Dave Smith (1950 – 2022), educated in electrical engineering and computer science at the University of California, Berkeley, bought a MiniMoog in 1972. In San Francisco, in 1974, he made a hardware sequencer = a hardware device or software program that can record, edit or play back music, using note and other performance information, for himself. Then he made three other sequences, and sold them under the name Sequential Circuits. These four analog sequencers could be used with Moog and ARP synthesizers. In 1975, Sequential Circuits went on to make an unknown number of digital hardware sequencers, and then programmers, similar, but slightly more advanced devices that, can change the settings and other characteristics of a synthesizer. By 1976, aided by John Scott Bowen, these had become the Model 800 Sequencer, and Model 700 Programmer.
In 1977, the Prophet-5 started life as a Prophet-10, a synthesizer with ten voices of polyphony. It was unstable and overheated. This, in turn, made it difficult to tune. To construct a viable product, half of the electronics were removed, resulting in five voices of polyphony. It was renamed the Prophet-5. This machine was jointly designed by Smith and Bowen, with Bowen responsible for the sound design. Later, he created most of the Sequential’s sounds and sequences, and much of the User Interface (UI). The Prophet-5 was the first fully programmable polyphonic synthesizer and the first musical instrument with an embedded microprocessor, and a programmable memory. This allowed users to store sounds and access them instantly. It eliminated the need for a synth to be reprogrammed after even minor experimentation with sound. The Prophet-5 was especially praised for its ability to produce a standard package of familiar sounds. Between 1978 and 1984, about 6 000 units were produced.
After this, additional products were made including the Prophet-600 released in 1982 with a musical instrument digital interface (MIDI). In 1987, Sequential faced financial difficultires. It was purchased by Yamaha, who shut it down in 1989.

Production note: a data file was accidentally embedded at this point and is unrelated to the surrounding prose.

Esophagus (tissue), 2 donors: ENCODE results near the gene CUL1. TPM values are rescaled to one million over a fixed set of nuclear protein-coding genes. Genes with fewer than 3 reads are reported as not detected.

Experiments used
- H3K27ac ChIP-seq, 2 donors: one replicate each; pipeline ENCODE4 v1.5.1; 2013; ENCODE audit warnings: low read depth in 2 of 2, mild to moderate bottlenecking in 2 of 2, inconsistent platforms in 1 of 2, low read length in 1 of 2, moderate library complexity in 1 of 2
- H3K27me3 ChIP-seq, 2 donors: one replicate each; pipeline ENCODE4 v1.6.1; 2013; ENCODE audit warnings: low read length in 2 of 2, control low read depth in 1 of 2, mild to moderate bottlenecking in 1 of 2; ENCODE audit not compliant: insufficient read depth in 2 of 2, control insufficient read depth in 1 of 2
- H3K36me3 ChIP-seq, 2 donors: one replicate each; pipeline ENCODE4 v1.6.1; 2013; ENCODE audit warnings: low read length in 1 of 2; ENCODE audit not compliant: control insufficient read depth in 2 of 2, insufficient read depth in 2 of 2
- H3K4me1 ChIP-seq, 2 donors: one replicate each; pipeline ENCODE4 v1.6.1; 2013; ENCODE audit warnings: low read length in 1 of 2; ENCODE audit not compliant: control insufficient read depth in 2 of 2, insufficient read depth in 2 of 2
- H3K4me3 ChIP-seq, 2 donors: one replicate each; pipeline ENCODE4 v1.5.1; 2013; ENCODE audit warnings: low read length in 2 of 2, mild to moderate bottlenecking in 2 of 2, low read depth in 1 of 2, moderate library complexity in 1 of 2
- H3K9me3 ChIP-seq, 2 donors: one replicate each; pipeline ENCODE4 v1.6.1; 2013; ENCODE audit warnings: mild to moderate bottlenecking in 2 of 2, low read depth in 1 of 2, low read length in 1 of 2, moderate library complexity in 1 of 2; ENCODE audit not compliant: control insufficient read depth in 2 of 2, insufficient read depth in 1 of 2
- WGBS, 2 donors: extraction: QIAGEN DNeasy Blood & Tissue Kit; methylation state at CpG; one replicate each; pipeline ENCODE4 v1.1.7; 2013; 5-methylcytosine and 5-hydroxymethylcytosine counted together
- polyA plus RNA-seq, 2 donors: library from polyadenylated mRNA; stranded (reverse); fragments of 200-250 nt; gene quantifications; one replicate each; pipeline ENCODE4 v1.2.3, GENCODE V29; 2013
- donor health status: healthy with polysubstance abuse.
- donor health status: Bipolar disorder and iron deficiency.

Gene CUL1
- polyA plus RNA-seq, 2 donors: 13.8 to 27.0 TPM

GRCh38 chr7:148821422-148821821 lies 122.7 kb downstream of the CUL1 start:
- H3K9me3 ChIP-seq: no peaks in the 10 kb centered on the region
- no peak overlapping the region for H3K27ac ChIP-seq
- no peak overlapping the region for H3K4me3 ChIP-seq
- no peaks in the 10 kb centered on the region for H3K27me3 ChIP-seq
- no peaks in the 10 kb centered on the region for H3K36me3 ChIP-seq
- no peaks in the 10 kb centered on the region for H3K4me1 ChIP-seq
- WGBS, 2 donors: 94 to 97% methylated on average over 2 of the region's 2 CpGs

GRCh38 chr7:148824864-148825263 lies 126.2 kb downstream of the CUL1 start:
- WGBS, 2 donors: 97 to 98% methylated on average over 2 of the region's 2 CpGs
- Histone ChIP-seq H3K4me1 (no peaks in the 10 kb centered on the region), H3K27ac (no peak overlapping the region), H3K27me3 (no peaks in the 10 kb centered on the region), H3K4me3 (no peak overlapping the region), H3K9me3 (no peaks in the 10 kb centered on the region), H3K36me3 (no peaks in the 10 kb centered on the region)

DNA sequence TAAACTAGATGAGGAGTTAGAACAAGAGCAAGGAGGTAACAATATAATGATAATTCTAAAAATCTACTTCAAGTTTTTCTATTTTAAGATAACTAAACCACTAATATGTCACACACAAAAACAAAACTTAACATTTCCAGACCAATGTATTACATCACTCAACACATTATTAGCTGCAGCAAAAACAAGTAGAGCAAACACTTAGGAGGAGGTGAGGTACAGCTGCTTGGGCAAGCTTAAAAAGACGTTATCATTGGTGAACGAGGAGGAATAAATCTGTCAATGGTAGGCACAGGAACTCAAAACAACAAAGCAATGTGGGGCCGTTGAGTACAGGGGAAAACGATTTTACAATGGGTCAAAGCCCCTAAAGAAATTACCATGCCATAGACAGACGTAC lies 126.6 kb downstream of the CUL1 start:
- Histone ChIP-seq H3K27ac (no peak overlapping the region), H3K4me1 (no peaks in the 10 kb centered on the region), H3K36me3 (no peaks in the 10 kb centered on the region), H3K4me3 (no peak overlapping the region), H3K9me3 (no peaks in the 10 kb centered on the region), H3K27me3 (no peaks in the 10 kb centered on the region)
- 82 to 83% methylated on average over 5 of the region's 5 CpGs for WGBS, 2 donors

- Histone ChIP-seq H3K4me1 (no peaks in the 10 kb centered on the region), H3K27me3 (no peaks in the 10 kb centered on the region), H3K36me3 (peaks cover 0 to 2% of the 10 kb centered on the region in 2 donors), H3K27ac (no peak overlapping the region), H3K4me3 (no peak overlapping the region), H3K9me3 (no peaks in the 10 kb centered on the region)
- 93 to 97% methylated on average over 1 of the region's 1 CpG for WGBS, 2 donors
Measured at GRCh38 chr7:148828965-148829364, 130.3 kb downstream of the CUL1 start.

Smith then began working for Korg on the Wavestation synthesizer. In 2002, he started Dave Smith Instruments. That same year it released the Evolver synthesizer. In 2008, it released the Prophet ’08, an affordable eight-voice analog synthesizer. In 2015, Yamaha returned the Sequential Circuits brand name to Smith. In 2018 Smith released the Prophet-X, which featured sample playback and digitally controlled oscillators. On the 40th anniversary of the Prophet-5, (2018-08-31) Dave Smith Instruments rebranded as Sequential. Despite the release of a newer version of the Prophet-5 on 2020-09-30, it was announced on 2021-04-27 that Sequential had been acquired by Focusrite, a British audio company known for its audio interfaces.
Finding a suitable Prophet
In the text below, prices are stated in Norwegian kroner (NOK). To aid in conversion 1 CAD = 7.46 NOK; 1 € = 10.12 NOK; 1 USD = 9.45 NOK on 2022-06-04, on the date of this post’s publication.
Selecting a suitable Prophet is dependent on a person’s intentions and wealth. Those with the economic means who want to acquire an investment with extreme growth potential, probably should have bought an original Prophet-5 at least twenty years ago. If they are content with an ostentatious machine to intimidate others, these machines still offer opportunities.
Those a few rungs below on the economic ladder, content with impressing others, may want to consider a model, currently being made, a Sequential Prophet-10 Rev-4 Synth is being produced. The company is now owned by Focusrite. The synth costs about NOK 45 000. Its specifications include the use of some dated, but genuine, components, along with modern replacements, retaining the sound of the original Prophet-5, but with ten voices.
Musicians who simply want the sounds of a Prophet synth can usually obtain these cheaply, by using a clone or a virtual instrument.
One clone is a Behringer Pro-1 (NOK 3 000), a fairly rudamentary synthesizer based on the sounds of a Prophet-5, but with a single voice. It has numerous specifications that only synth fanboys understand or care about. There are claims that Behringer released a sixteen voice Pro-16 in 2021. I have not been able to find any information about it.
In terms of virtual instruments, Bowen worked for Native Instruments, to develop their Pro 5 software synthesizer emulator, released in 1999. It was followed by the Pro 52 in 2000 and the Pro 53 in 2003. He also contributed to Creamware’s Prophet and Prophet Plus emulators in 2003. Arturia released the Prophet V, in 2006. There are also totally free virtual instruments that can do almost the same, but these usually come without any guarantees.
For those more interested in experimentation than reproducing a marketable sound product, attention is directed to the Notes and Volts YouTube channel.
Note: Dave Smith died 2022-05-31.